The following letter was written by Julia Pannell and published in The National on the 27th October 2020 under the title ‘Venomous responses to new parties won’t stop us campaigning’
DEJA VU on the criticism of the new parties from L McGregor and others, but they miss why the Independence for Scotland Party (ISP) and others were set up. It is denigrating to dismiss anyone as a “has-been” with an inflated ego or the new parties as silly fringe parties (I have yet to work out what Brian McGarry’s “wannabe middle-men and women” are – Letters, October 26). It is particularly offensive to be described as Unionist fifth columnists, shills, etc. We are not. We also are fighting for Scotland’s independence. When you show such venom to those who disagree with you, you don’t encourage us to shut up, if that was your intent.
One of the reasons the ISP was set up is the suspicion that there will be no independence if it is left to the SNP. The idea the SNP have some secret plan they are not telling so as not to alert the UK – don’t you think the UK are gaming every eventuality as it is? Can you imagine the SNP giants of the past getting the four mandates the SNP has (so far) and doing nothing with them? And who in government has promised that if the SNP wins a majority of votes, not seats, we’ll get a referendum? If they did promise it, why would they stick to it? And what counts as an SNP vote? Is it just the first-past-the-post (FPTP) vote or can we add in the SNP’s list vote? If it includes the list, the Unionists may well say it is a double vote by the same person, so doesn’t count.
The new parties offer different options from the SNP, but crucially put independence at the forefront, as the SNP used to do before independence became a soundbite. The ISP has policies such as a halfway house on Europe (EFTA, EEA, then consider full EU membership), a commitment to a green transport policy which works for rural areas (something the Greens have not yet come up with, at least not as far as the poor hapless rural motorist is concerned), a more cohesive transition for pupils with additional support needs reaching adulthood, and local government reform, as well as recognising that some things are a matter of conscience, not the party whip.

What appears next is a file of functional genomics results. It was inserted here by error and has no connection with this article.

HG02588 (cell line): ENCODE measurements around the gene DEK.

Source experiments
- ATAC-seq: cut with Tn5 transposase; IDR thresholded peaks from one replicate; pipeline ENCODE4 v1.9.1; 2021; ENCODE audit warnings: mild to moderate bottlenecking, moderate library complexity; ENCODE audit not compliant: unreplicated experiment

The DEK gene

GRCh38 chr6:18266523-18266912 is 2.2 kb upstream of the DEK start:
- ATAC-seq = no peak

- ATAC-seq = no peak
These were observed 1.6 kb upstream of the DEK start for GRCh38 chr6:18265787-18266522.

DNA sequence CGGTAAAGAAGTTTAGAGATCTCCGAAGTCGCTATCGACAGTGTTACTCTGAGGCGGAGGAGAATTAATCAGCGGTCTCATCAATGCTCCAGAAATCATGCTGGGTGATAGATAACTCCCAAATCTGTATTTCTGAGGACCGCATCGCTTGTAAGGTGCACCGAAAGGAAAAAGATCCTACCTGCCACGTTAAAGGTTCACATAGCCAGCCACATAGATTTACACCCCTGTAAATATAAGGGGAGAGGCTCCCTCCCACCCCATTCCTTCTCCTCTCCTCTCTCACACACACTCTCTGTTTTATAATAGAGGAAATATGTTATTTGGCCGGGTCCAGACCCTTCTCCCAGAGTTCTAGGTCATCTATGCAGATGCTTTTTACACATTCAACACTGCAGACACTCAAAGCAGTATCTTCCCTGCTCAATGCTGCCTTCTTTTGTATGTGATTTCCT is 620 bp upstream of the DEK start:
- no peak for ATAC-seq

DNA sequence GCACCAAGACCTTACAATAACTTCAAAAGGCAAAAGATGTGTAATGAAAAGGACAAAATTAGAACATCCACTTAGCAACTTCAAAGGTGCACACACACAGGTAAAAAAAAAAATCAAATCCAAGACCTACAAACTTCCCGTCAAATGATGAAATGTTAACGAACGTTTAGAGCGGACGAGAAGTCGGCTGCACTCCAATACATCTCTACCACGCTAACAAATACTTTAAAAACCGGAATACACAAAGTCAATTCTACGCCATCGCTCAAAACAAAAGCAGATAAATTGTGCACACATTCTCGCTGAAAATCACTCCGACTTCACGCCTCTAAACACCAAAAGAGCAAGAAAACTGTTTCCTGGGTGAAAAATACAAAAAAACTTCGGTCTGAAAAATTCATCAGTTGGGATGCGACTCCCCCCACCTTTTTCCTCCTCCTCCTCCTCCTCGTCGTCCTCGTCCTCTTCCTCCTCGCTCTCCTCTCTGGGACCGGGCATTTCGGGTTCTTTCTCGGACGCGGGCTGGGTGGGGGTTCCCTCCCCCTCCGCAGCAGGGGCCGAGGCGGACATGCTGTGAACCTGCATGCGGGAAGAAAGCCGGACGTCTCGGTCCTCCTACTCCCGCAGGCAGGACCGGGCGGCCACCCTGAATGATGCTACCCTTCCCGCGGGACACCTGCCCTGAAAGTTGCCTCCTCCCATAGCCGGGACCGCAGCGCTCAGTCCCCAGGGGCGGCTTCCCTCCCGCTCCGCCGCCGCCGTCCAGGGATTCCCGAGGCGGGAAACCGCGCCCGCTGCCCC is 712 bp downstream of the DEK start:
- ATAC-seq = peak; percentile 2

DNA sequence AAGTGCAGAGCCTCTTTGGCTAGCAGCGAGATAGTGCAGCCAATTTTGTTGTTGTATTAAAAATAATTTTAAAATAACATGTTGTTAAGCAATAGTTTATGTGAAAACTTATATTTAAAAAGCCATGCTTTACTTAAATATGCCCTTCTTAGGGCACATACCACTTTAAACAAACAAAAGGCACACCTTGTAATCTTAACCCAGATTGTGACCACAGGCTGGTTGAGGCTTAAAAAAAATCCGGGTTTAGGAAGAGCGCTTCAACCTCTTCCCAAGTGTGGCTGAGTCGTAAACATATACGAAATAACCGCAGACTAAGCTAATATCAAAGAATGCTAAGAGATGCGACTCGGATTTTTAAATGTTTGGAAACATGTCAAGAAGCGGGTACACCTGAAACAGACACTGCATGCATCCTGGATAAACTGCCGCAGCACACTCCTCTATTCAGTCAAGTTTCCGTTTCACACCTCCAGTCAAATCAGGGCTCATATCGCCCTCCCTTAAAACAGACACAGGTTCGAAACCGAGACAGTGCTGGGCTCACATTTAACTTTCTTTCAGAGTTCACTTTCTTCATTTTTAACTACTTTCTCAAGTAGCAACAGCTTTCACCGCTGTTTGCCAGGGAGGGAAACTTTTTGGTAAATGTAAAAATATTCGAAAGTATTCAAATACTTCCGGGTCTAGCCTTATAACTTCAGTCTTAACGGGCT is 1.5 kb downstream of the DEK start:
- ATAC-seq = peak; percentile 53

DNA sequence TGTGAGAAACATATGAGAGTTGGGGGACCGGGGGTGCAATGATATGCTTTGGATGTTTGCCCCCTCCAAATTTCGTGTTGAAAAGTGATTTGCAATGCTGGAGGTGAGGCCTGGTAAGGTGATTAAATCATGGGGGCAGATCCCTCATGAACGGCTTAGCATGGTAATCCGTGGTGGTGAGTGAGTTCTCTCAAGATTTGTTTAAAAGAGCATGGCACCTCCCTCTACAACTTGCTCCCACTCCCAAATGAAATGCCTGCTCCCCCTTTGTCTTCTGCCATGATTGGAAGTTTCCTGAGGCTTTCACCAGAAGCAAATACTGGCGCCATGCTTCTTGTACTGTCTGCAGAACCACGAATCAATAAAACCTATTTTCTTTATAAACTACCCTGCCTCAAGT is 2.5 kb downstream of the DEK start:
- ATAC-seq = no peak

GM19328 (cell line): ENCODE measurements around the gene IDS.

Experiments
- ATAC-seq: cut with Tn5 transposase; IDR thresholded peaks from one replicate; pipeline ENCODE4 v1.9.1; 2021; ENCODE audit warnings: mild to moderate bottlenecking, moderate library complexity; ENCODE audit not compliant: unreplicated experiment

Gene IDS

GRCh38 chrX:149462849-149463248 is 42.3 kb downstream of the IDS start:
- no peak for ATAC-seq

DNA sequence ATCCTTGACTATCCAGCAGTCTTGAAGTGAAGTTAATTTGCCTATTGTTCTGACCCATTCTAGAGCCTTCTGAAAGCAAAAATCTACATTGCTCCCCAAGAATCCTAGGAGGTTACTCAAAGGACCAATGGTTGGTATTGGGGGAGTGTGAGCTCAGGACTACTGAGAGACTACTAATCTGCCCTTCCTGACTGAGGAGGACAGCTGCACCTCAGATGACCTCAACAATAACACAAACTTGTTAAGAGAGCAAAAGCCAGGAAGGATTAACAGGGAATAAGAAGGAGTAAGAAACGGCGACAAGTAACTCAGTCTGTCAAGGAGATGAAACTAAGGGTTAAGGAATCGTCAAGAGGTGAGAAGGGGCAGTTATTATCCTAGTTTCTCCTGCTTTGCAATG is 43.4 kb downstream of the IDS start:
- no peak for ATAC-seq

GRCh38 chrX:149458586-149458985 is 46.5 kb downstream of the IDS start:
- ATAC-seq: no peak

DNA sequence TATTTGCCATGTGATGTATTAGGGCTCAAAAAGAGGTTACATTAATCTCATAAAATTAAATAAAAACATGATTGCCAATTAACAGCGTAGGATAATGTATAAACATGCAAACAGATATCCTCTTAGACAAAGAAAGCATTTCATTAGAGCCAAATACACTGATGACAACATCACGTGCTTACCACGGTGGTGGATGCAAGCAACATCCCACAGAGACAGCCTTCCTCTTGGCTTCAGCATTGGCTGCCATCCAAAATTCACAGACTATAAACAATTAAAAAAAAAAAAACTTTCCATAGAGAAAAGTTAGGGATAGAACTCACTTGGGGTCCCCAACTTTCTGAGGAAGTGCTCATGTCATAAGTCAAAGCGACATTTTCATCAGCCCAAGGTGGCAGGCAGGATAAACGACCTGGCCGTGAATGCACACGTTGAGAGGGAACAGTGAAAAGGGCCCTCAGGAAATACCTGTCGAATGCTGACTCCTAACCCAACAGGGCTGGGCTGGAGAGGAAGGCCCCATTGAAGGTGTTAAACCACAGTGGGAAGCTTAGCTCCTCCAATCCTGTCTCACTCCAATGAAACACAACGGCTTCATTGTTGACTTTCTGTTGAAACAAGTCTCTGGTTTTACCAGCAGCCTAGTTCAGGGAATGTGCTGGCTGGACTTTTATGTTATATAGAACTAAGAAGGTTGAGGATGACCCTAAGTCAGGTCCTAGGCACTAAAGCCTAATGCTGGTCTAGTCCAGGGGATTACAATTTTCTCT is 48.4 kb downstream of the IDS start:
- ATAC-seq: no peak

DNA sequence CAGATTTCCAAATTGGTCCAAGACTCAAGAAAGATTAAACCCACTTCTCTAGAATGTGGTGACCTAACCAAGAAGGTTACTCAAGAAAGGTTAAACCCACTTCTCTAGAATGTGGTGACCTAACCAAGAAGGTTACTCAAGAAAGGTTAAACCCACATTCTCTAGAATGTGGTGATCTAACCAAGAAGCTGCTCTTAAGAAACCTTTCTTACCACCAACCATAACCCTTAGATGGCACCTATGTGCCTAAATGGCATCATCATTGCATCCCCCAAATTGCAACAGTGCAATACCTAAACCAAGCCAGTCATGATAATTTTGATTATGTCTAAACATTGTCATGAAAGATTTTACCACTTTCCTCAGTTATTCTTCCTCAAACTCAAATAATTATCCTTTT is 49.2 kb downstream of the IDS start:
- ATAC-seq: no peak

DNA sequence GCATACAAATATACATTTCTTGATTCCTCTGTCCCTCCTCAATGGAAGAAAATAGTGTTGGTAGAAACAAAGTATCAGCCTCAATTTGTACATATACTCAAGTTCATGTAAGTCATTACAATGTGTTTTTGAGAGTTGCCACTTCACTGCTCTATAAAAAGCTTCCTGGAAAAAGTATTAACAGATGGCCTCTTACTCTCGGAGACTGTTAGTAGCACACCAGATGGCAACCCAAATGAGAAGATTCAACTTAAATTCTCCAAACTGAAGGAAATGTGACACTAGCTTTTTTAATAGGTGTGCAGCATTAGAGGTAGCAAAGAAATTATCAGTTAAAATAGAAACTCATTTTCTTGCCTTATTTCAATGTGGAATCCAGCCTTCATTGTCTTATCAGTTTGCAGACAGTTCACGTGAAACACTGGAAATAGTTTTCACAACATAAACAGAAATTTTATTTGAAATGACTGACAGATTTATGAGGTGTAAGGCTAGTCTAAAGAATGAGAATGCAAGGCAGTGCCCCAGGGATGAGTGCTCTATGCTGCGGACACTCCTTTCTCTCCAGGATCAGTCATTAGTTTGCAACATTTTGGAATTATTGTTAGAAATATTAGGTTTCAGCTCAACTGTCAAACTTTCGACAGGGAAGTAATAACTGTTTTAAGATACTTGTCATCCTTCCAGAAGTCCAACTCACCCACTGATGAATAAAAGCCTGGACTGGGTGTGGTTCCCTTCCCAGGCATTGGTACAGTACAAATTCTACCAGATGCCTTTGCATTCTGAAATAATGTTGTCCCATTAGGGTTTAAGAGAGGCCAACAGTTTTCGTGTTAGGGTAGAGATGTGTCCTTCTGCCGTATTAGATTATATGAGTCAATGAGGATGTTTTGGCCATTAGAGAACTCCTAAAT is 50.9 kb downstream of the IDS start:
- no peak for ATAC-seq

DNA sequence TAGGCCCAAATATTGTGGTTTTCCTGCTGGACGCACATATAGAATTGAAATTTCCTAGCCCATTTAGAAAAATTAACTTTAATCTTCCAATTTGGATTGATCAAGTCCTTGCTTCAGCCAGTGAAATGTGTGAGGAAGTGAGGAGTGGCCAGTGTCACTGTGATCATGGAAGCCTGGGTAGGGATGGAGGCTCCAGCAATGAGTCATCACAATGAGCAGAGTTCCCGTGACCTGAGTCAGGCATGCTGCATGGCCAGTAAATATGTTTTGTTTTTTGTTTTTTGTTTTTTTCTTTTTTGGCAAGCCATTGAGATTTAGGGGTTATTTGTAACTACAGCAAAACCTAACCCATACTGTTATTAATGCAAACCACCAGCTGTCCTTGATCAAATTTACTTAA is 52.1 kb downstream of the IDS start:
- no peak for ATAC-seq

I might understand the writers’ wrath if they ever told the Greens to step aside. Aren’t they possibly taking votes from the SNP on the list? But it is the Greens who have been trying to keep the SNP’s feet to the fire on policies like serious land reform, rent control, tenant protection and so on. That is what the ISP hopes to do if elected, to keep the SNP’s feet to the fire firstly on independence, then on other major issues when the SNP have lost their way.
It is a tired argument to say we can leave these things till after independence, because some of the policies the SNP is promoting now are extremely divisive and worrying for many, and will shape the government for the next five years. The Scotland which emerges may not be what many of us want, not even many SNP voters. And if we are supposed to leave policy differences aside, why don’t you tell the SNP to leave its niche agendas till after independence?
We all have our reasons for having left the SNP and joined new parties, but much had to do with discontentment at its policy lurches and the fact they have kicked the independence can down the road. For most of us, it was not with any idea of getting a great salary and a pension. And why not level that accusation at the SNP newbies who have hopped on board and are trying to use the majorities built up by perfectly sound sitting SNP MSPs to muscle them out of the way? Why are they not chancers?
Can any of the critics explain to me how “Both Votes SNP” is not a complete waste of time, as most of the SNP list vote will go down the drain unless the SNP make a real hash of FPTP? As it is, the vote next May is the SNP’s to lose. They can win a majority on their own. Ironically though, their inaction on independence and concentration on boutique policies are the biggest threats to them winning.